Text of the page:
Vanquishing the Vile Vinyl Veneer

Winter, as many know here in upstate New York know, quickly accelerates into Summer, and so, our plans for uncovering the original siding from beneath its plastic exterior briskly came to reality. As I may or may not have mentioned Kit and I are members of the Young Urban Preservationists who are a group of 20 to early 40 somethings who celebrate our region’s rich history through a diverse offering of events which we plan and execute ourselves. One of our fellow YUP’s and cofounder of the group itself, Caitlin Meives who works at the Landmark Society, finally got her way and convinced me to make an event out of tearing off the vinyl siding.

Leading up to the event I got to dive into some research on all of negative side effects and impacts of vinyl siding. So to review…vinyl siding is predominately (80%) composed of polyvinyl chloride (pvc). The production of pvc, like many plastics, is petroleum-based, furthermore its production releases chemical compounds such as dioxin which have been directly attributed to cancer in humans. Additional facts pertaining to vinyl siding to consider are:

  • Lead is often used as an additive to pvc as a stabilizer that provides added stiffness for vinyl siding, and can leach out over time.
  • Vinyl siding has also been attributed to off-gassing formaldehyde into the home…most infamously in the temporary trailer shelters provided by FEMA to the victims of Hurricane Katrina.
  • Vinyl siding and its requisite aluminum trim conceals the original design details of your historic facade, obscuring the articulated depths and reveals of the original siding, casing, and trim…not to mention it robs you house of its character doing its best to make your home appear as though it belongs in a 1990s suburban cookie-cutter tract.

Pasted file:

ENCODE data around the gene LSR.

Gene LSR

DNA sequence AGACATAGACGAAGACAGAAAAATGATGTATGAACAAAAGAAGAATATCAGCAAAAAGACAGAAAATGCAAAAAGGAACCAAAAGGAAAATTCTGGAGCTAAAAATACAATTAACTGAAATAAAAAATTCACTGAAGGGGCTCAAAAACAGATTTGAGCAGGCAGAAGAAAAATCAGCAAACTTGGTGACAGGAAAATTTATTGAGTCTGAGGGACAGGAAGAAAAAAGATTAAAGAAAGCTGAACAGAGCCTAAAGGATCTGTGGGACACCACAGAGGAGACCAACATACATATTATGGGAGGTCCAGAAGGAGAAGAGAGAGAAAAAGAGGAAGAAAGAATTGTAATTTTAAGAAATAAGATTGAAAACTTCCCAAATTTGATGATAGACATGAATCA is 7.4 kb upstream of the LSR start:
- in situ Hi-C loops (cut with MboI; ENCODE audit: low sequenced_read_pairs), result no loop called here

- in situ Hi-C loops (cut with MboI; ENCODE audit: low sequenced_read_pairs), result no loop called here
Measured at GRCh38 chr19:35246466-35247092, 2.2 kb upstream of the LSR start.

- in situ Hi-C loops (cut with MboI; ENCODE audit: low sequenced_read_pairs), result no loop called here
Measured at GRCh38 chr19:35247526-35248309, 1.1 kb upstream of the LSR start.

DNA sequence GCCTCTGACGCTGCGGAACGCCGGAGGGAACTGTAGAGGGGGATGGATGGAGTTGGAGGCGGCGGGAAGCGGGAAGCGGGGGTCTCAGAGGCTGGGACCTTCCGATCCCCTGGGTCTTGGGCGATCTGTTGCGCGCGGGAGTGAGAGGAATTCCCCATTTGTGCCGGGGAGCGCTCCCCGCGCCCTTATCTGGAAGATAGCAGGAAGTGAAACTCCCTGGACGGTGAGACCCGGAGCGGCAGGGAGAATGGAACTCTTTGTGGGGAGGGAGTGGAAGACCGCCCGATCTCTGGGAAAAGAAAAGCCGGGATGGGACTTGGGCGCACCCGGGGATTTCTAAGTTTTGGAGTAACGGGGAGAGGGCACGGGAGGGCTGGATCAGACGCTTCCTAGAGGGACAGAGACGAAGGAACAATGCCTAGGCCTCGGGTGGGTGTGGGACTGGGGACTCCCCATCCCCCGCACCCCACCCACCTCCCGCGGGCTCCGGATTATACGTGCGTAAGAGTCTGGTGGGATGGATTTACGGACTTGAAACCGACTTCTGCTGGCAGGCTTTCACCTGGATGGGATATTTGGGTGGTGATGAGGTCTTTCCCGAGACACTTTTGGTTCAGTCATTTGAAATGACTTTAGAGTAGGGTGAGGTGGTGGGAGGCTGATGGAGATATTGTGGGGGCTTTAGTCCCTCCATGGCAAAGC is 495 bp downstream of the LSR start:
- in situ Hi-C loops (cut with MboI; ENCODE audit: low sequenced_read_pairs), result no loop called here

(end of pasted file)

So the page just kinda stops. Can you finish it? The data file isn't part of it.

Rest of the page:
• Vinyl siding, whether installed correctly or incorrectly is quite capable of trapping moisture against your home leading to rot and accelerated deterioration of the original building materials.
  • Vinyl siding is not maintenance free as claimed by salespersons and builder alike. Cleaning as well as dealing with breakage in cold temperatures can prove challenging for homeowners. Colors do fade and painting vinyl, while not impossible, is notably difficult.
  • In the event of a catastrophe such as a fire, vinyl siding and its polystyrene insulation board beneath are both highly flammable and release toxic levels of dioxin and hydrogen chloride when burned, threatening not only you but your neighbors, bystanders and firefighters. It is often claimed that in a house fire with vinyl siding the occupants often succumb to the deadly gases it releases instead of smoke from the fire.
  • Did I mention its exceedingly difficult to recycle and so predominantly finds its way into landfills where it will take thousands of years to degrade?

The YUPs partnered with one of our great local architectural salvage stores, Re-House, to recycle the vinyl. Sally Kamprath, the owner of ReHouse…who also has a fantastic tudor revival in our neighborhood…graciously agreed to take the bundled vinyl and insulation board for their warehouse so that someone who may need to do repairs or use it for a small shed can put it reuse, diverting it from the landfill, yay!

Rehouse has a terrific menagerie of salvaged building materials from the 1800s through to the 1990s, and they recently increased their already large store so that there is a completely separate storefront dedicated to all the awesome mid-century appliances and furniture they sell.